Once someone is past the first 6 months or so of training at least, individuals can begin to get a bit closer to failure. Secondly, the elderly and individuals who are more injury-prone or have balance problems should avoid failure or getting close to it.

Kind of a no-brainer, and this includes individuals recovering from injuries in the utilized area. For the average guy though, unless you’re very unstable during the last few reps, failure training doesn’t have any negative effects on joints.

A safer approach

On average, training about 2 reps shy of failure gives almost the same benefits as failure training, but with much less downside. Quite a few folks will want to train to failure so they can “really feel” the workout, but that’s nothing that can’t be solved with just adding one or several more sub-maximal (shy of failure) sets. If you’re used to hitting failure with 4 sets of leg extensions, for example, doing 6 sets of extensions 2 reps shy of failure each will have you “feeling it” just fine!

Not all muscles are equal

Some muscles are faster-twitch than others so they fatigue more quickly. This means that for any given rep range, they will be more likely to fail. For example, the gastrocs (the diamond-shaped part of your calves) are usually faster-twitch muscles than the soleus (the longer muscle underneath the gastrocs). So, if you do standing calf raises and go to failure, your gastrocs will almost certainly give out first.

A big deciding factor as to what’s going to fail first in a multi-muscle system is the degree to which a muscle is being taxed compared to others.

For example, in the pulldown, grip usually goes first because you’re asking small muscles like those of the forearm to keep up with huge muscles like the teres major and lats in your back. In stiff-legged deadlifts, the hamstrings are at a mechanical disadvantage and thus fatigue much faster than the glutes. In close-grip bench pressing, the triceps might be tasked with more work than the pecs and thus fail first, and so on.

The mental handbrake

A certain amount of fatigue, especially acute fatigue (how many more reps you can do in a given set), is regulated by the brain. If you’re mentally tougher (a skill than can be developed by months and years of practice lifting weights, for example), you can go further in a set than if you’re less tough. So, when you’re able, you can push yourself further than what you might have thought possible.

The idea that your brain is the dominant determinant of fatigue is called the “central governor model” of fatigue.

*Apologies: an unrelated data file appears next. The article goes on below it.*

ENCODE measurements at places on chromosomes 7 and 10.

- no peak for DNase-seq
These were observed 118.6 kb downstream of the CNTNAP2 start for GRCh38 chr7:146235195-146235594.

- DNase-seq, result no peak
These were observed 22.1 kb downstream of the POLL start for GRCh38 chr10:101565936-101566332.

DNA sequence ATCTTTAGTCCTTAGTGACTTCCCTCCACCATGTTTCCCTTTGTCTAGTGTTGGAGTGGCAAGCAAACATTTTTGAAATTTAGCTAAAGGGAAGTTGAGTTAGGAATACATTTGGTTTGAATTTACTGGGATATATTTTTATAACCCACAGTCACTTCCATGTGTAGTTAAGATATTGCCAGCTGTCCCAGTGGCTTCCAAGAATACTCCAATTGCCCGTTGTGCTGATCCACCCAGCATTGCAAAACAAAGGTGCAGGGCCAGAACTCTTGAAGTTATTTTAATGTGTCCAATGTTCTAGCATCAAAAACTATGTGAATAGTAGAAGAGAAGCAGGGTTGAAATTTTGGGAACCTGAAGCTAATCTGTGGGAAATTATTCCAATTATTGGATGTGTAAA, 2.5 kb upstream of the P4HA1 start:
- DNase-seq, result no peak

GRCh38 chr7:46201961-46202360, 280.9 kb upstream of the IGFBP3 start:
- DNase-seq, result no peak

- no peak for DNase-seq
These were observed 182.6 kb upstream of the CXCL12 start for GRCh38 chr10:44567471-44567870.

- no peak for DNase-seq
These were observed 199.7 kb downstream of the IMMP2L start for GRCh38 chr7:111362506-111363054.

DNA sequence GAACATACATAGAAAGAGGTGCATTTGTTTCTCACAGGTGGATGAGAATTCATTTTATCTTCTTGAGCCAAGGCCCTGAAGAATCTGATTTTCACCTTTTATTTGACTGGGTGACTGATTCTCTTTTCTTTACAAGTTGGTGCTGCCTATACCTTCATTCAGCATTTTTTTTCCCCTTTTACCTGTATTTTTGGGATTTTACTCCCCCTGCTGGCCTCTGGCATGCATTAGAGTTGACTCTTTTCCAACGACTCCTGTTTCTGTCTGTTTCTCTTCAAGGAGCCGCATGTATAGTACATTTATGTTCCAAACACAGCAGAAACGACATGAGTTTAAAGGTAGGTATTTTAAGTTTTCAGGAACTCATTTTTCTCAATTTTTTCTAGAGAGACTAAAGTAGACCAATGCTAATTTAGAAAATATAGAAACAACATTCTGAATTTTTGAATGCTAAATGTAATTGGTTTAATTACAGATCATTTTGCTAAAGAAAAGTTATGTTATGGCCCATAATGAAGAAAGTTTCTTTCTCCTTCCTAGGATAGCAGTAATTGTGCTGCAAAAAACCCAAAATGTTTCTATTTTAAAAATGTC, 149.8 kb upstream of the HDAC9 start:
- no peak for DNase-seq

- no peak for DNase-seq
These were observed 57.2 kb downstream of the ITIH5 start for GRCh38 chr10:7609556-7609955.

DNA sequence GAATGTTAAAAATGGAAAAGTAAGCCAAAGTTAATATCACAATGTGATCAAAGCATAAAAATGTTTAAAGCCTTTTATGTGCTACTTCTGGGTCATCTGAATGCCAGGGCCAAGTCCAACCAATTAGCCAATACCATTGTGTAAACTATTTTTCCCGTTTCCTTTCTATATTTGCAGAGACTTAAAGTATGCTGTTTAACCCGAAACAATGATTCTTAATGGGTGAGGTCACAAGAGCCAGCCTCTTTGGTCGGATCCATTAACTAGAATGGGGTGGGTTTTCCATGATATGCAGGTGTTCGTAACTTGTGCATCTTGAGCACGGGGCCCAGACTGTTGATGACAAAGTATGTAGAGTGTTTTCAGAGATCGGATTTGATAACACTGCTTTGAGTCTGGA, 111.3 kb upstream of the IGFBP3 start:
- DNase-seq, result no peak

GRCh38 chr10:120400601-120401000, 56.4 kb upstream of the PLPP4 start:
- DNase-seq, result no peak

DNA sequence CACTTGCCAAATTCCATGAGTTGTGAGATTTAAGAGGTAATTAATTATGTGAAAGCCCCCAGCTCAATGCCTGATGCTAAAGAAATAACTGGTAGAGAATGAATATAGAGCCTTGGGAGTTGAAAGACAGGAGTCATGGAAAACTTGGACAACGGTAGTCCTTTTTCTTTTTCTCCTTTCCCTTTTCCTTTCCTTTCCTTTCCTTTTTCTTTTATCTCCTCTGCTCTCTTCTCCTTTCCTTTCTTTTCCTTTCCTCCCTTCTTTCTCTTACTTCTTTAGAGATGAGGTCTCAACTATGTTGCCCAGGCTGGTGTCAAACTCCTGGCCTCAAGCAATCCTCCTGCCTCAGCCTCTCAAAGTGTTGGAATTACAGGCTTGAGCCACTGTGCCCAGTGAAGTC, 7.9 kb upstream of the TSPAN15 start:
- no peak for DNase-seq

It’s definitely true in part. Your brain does limit your performance, especially in endurance activities, where it can make a very big difference in acute fatigue. On the other hand, it’s by no means the only source of fatigue. Muscle damage, hormonal alterations, and a host of other factors have been very well demonstrated to factor into fatigue, especially of the cumulative type.

So yes, if you can overcome central fatigue, you can go beyond your usual failure point. If you go there with forced reps, you can get a little bit more muscle growth stimulus from that session. But then you’re left with much more muscle damage and other kinds of fatigue that will limit you even more in the next session.

My best recommendation is to stay mostly shy of failure, perhaps starting a training cycle 4 reps shy or so, and getting closer to failure with each week until the last week has you going to true failure on the kinds of exercises that allow it and close to failure (1-2 reps) on the kind, like squats, where you’re far better off staying away from failure.

Failure in practice

Your playbook for pushing your limits the right way

A) Consider your time constraints

If you only have 20 minutes per session to work out and only four sessions per week, you should probably train every single working set to failure. You want maximum benefit and you won’t have to worry about fatigue.

B) Think of recovery and volume

In a similar vein, if you only train for six or fewer working sets per muscle group per week, in many cases, you won’t have to worry about cumulative fatigue and you can just train to failure each time. Ideally, doing more training and being a bit shy of failure would be best, but if you can’t commit to such a program, going to failure more often is the next best thing. Lastly, if you don’t have to be recovered for a while, you can go to failure or very close to it. For example, if you’re about to do a de-load week, you can definitely go to failure in the week before because you’ve got double the time to recover.

C) Factor in exercise safety

If the exercise can hurt you or worse if you fail, don’t go to failure on it, and stay 1-2 reps shy at most and with a spotter or two close to hand.

D) How much muscle mass is used?

Bigger muscle-mass exercises fatigue you a lot more if you take them to failure than smaller muscle-mass exercises. For example, shoulder presses taken to failure often can really beat you up, but triceps extensions can be more tolerable when taken to failure. If you want to go to failure or close to it often, save this for the smaller muscle groups like biceps, calves, triceps, and maybe side and rear delts. Chest, quads, glutes, and back will fare better by being trained to failure less often.

TRAINER: Dr. Mike Israetel

Team USA Weightlifting Consultant co-founder and chief sport scientist of Renaissance Periodization (